Eaton was the Minnetonka school board member and advocate of Intelligent Design creationism who abruptly resigned, shortly after his attempts to weaken his school district’s science standards were quashed. You wouldn’t know anything about that bit of backstory from this puff piece on Eaton, which has little but praise for the man and explains his departure by quoting him as saying he is “not leaving for any health, family or career reasons.”

C’mon, Strib. Come clean and say it. We know why he left: it’s because his brand of creationism was decisively crushed in Minnetonka, and he knew he was marginalized and isolated.

Pssst. Want a thousand dollars?

Take the geocentrism challenge from Catholic Apologetics International! They’re offering $1000 to the first person who can prove that the earth revolves around the sun. They claim that good Catholics really do have to believe that the earth is the center of the universe.

Scripture is very clear
that the earth is stationary and that the sun, moon and stars
revolve around it. (By the way, in case you’re wondering, “flat-earthers”
are not accepted here, since Scripture does not teach a flat earth,
nor did the Fathers teach it). If there was only one or two places
where the Geocentric teaching appeared in Scripture, one might
have the license to say that those passages were just incidental
and really didn’t reflect the teaching of Scripture at large.
But the fact is that Geocentrism permeates Scripture. Here are
some of the more salient passages (Sirach 43:2-5; 43:9-10; 46:4;
Psalm 19:5-7; 104:5; 104:19; 119:90; Ecclesiastes 1:5; 2 Kings
20:9-11; 2 Chronicles 32:24; Isaiah 38:7-8; Joshua 10:12-14; Judges
5:31; Job 9:7; Habakkuk 3:11; (1 Esdras 4:12); James 1:12). I
could list many more, but I think these will suffice.

I don’t think you stand much of a chance of winning though. Not only are they vague on how it will be judged, but looking over the site, it’s hard to believe it isn’t a satire.

If you have a few hours, take a look at the Fixed Earth page. This is High Crackpottery of the First Order—the author doesn’t believe the earth moves, that it is billions of years old, or that evolution occurred. NASA has been faking its planetary missions, and is engaging in spiritual warfare, driven by Pharisaic Kabbalism.

Easterbrook belongs on the Onion staff

I am not a fan of Gregg Easterbrook. He’s a pretentious twit who lectures Hawking on physics, calling him “kooky”, yet thinks Townes is wonderful and believes in an “invisible plane of existence: the spirit”. He makes ill-informed rants against atheists and Richard Dawkins, and has gone off on evolution before —he likes Intelligent Design.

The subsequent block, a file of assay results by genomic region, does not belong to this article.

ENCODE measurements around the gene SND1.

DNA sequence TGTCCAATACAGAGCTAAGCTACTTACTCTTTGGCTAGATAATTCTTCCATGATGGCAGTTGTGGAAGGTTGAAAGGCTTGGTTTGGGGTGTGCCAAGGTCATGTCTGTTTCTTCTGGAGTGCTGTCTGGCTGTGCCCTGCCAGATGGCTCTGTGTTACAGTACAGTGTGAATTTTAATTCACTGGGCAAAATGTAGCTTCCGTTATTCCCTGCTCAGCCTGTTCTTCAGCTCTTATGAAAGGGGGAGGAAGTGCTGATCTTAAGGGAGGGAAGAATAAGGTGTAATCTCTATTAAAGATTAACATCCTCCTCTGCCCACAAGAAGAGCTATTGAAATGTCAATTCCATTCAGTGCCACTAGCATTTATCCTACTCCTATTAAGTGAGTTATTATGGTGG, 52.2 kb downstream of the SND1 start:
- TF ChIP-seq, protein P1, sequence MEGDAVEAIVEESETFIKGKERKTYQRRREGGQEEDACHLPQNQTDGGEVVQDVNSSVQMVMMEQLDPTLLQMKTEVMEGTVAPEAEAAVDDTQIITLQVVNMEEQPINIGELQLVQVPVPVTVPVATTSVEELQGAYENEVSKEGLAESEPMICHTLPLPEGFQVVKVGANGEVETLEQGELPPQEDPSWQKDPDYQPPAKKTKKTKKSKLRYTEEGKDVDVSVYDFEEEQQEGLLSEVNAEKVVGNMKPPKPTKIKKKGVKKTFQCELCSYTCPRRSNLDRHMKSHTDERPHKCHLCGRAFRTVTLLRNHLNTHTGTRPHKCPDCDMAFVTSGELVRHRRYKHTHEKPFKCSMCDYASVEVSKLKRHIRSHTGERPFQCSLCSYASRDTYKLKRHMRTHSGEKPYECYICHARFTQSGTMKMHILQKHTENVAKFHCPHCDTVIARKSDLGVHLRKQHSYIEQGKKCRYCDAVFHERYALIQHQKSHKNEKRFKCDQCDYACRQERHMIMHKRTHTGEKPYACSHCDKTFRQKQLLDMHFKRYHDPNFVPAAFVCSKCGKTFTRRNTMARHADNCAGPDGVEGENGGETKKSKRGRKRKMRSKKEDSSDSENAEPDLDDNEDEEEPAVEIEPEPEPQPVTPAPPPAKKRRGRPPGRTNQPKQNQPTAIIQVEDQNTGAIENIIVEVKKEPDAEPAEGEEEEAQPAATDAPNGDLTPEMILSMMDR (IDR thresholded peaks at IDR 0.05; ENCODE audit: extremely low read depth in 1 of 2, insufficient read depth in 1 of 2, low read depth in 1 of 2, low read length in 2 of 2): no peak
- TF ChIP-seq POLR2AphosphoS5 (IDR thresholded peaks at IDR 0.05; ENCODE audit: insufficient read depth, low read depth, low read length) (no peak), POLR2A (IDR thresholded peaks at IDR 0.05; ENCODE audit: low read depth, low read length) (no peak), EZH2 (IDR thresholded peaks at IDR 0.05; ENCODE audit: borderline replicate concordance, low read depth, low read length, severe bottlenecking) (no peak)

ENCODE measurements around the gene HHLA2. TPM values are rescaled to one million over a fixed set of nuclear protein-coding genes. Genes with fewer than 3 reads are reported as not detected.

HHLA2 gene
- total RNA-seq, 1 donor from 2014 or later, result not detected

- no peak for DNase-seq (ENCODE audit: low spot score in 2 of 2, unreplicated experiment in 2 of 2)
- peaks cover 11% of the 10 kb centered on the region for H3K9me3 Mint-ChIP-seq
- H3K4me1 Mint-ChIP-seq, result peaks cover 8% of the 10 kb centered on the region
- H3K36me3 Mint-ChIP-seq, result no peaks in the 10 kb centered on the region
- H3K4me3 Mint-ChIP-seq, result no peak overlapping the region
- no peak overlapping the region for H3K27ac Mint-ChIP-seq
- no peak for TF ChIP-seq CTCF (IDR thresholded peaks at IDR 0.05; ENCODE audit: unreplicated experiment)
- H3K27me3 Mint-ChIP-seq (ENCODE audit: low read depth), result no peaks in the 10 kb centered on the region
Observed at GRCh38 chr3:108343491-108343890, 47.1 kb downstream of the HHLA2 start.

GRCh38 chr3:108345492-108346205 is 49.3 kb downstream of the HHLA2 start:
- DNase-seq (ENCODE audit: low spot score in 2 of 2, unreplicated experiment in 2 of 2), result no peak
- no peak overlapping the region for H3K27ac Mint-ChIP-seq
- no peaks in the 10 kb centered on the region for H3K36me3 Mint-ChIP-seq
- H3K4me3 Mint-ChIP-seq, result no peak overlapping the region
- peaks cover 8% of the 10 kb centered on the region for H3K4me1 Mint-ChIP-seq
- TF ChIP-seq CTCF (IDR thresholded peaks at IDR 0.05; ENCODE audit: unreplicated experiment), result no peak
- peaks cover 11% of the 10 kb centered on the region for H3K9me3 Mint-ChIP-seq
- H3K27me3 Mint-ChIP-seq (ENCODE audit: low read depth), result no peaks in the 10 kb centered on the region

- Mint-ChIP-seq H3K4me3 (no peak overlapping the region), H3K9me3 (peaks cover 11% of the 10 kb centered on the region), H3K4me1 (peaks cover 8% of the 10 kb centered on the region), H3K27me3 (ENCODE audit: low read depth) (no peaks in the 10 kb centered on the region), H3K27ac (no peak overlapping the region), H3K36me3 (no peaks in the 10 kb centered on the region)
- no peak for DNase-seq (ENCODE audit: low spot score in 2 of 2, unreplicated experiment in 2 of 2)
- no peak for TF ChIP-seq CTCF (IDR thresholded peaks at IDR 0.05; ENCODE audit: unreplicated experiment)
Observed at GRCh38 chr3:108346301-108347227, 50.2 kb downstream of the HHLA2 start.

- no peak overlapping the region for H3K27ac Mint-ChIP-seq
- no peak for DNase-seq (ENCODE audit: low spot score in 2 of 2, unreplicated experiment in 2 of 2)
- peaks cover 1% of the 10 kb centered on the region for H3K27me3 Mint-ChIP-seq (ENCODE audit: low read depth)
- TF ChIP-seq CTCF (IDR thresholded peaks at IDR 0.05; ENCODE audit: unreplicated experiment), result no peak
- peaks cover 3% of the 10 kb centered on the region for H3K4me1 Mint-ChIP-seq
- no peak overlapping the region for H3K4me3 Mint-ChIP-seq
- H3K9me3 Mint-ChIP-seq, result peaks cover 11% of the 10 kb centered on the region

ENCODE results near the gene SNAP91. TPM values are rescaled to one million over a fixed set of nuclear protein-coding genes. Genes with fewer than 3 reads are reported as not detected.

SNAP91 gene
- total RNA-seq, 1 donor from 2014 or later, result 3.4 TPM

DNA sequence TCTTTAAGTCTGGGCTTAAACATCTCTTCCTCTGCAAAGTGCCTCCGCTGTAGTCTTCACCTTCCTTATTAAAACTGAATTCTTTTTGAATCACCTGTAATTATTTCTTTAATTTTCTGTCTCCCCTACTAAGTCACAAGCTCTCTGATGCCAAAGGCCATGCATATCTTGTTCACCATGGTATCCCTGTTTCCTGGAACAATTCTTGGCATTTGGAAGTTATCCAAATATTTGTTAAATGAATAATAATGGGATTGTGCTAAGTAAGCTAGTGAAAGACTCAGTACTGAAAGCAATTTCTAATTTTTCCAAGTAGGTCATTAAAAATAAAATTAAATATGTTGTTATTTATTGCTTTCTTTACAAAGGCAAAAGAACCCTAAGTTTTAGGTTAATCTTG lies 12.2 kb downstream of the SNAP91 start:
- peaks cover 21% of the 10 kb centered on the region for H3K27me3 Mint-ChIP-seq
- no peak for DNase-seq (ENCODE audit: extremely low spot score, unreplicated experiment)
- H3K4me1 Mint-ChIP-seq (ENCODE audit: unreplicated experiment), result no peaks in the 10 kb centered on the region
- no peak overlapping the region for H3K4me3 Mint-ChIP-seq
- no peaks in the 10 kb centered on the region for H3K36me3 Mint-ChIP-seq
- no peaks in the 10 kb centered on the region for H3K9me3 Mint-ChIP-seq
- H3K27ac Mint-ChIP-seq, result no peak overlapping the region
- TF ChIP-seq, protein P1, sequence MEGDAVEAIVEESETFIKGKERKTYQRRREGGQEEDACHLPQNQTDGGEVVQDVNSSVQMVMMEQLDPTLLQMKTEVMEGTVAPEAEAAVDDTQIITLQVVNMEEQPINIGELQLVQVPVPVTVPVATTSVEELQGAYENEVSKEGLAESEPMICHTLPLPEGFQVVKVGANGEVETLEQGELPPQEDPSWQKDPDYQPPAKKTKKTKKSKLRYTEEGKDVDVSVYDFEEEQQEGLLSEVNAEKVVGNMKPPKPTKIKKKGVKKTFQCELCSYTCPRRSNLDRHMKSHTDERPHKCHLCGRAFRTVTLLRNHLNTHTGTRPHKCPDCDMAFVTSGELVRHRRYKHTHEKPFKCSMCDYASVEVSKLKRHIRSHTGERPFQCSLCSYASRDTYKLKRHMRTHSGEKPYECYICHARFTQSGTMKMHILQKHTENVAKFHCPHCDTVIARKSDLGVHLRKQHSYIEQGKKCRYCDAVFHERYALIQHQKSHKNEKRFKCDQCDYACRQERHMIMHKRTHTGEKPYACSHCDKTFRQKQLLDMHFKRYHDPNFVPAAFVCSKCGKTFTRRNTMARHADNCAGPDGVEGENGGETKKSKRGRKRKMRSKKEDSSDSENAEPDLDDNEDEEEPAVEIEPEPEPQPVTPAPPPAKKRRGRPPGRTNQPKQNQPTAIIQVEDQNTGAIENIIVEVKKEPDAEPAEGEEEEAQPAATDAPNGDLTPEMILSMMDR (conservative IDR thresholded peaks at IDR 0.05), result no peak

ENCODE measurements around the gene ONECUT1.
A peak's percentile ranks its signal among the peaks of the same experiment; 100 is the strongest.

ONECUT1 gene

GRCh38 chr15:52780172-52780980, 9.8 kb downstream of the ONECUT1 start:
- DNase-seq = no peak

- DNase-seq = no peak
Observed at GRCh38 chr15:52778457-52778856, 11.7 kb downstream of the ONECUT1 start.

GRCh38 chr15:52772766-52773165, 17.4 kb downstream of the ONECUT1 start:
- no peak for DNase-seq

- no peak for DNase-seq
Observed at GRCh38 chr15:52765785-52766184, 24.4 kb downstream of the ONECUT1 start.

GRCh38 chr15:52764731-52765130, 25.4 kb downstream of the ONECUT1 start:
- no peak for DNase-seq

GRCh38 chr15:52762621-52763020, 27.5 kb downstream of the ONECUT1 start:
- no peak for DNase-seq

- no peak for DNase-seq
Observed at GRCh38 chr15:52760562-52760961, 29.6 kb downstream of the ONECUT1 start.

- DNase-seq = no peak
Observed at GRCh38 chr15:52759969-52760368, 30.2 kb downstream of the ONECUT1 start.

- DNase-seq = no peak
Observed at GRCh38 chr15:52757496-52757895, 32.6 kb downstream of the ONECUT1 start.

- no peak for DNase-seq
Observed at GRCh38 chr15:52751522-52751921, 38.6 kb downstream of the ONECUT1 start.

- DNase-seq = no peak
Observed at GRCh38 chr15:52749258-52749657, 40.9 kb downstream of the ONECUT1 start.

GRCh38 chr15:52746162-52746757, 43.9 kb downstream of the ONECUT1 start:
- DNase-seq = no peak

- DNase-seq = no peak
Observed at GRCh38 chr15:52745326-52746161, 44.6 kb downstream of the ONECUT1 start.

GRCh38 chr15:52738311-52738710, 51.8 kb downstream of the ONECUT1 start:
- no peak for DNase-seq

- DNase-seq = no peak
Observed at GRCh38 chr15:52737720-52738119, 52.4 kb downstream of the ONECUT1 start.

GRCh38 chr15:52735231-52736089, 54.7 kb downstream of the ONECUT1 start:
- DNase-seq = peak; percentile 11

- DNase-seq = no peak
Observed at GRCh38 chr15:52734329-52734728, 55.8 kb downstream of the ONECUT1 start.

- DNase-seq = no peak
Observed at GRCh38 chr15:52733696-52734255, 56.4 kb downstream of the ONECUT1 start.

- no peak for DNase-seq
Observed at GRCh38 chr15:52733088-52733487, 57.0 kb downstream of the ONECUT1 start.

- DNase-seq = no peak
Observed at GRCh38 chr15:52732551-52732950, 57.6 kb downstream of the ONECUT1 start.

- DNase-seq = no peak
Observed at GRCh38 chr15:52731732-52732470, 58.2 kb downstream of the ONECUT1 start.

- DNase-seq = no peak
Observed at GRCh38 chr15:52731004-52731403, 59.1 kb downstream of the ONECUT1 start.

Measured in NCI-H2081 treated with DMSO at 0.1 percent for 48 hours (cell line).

His qualifications for these tirades on science? He’s a sports writer.

In the past, he’s been clear on finding this whole business of natural selection inadequate, preferring to preach that there is a loving god who has directed evolution.

The latter biological possibility is actually one of the reasons TMQ believes that human beings were made by a God who loves us. Why would natural selection have cared about reducing a person’s trauma at death? All natural selection cares about is fitness in passing down genes; if after replicating its DNA an organism dies in pain or panic, what’s that to evolution? In Darwinian terms, there would be no “selection pressure” favoring the peaceful death over the horrible death. Yet there appear to be biological mechanisms that help most people die peacefully. Why are such mechanisms in our physiologies? Maybe because somebody loves us.

Now Easterbrook has a post-Superbowl column in which he takes on evolution again. He’s got a new argument, though: that general evolution and selection stuff that he was arguing against before? It’s to be taken for granted.

That organisms evolve in response to changes in their environment is well-established—anyone who doubts this doesn’t know what he or she is talking about.

I think that’s what a sports commentator would call an “own goal”. Yeah, all that stuff Easterbrook has written on the subject before shows he doesn’t know what he is talking about.

His “new” argument is to insist over and over again that evolution provides no information on the origin of life, accompanied by much protestation that those other ID advocates, who must not be as smart as he is, don’t know how to use the word “theory” and are misstating everything.

Now a know-nothing Utah state representative has proposed this bill that “requires the State Board of Education to establish curriculum requirements and policies that stress that not all scientists agree on which theory regarding the origins of life…is correct.” Hey, Utah state legislature, there are no theories on the origin of life. A few biologists have made wild guesses involving RNA, clay or hot ocean vents, but no scientist has offered anything nothing remotely near the level of a testable theory. (The details on that point) Given the presence of life is so mysterious, a creator God may be why we are here. But please, science illiterates, stop attempting to enact rules about intelligent design; you are ruining the idea.

Oh, and the “details on that point” about models of abiogenesis? He references an article by himself in The New Republic. He’s wrong. There are good theories on the origin of life, and there are scientists working on them…this isn’t a matter of wild guesses.

Easterbrook is hardly worth dissecting, but as I was reading his column, the breathless tone, the skewed point of view, the clueless but confident statements that are almost right but have all the details wrong and show he really doesn’t know what he’s talking about…they reminded me of someone.



I think Gregg Easterbrook is the Jackie Harvey of the Intelligent Design movement.

I’m flattering him. Guess who looks the more intelligent of the two?